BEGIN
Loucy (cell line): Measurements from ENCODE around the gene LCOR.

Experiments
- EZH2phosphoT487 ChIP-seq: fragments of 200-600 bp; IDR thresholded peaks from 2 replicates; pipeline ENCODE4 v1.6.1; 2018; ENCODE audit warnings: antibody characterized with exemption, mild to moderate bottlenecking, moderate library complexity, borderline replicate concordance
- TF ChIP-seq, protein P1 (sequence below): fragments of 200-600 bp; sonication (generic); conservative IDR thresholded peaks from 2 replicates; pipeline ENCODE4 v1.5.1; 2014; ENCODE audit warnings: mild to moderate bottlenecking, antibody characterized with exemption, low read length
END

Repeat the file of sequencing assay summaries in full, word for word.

Loucy (cell line): Measurements from ENCODE around the gene LCOR.

Experiments
- EZH2phosphoT487 ChIP-seq: fragments of 200-600 bp; IDR thresholded peaks from 2 replicates; pipeline ENCODE4 v1.6.1; 2018; ENCODE audit warnings: antibody characterized with exemption, mild to moderate bottlenecking, moderate library complexity, borderline replicate concordance
- TF ChIP-seq, protein P1 (sequence below): fragments of 200-600 bp; sonication (generic); conservative IDR thresholded peaks from 2 replicates; pipeline ENCODE4 v1.5.1; 2014; ENCODE audit warnings: mild to moderate bottlenecking, antibody characterized with exemption, low read length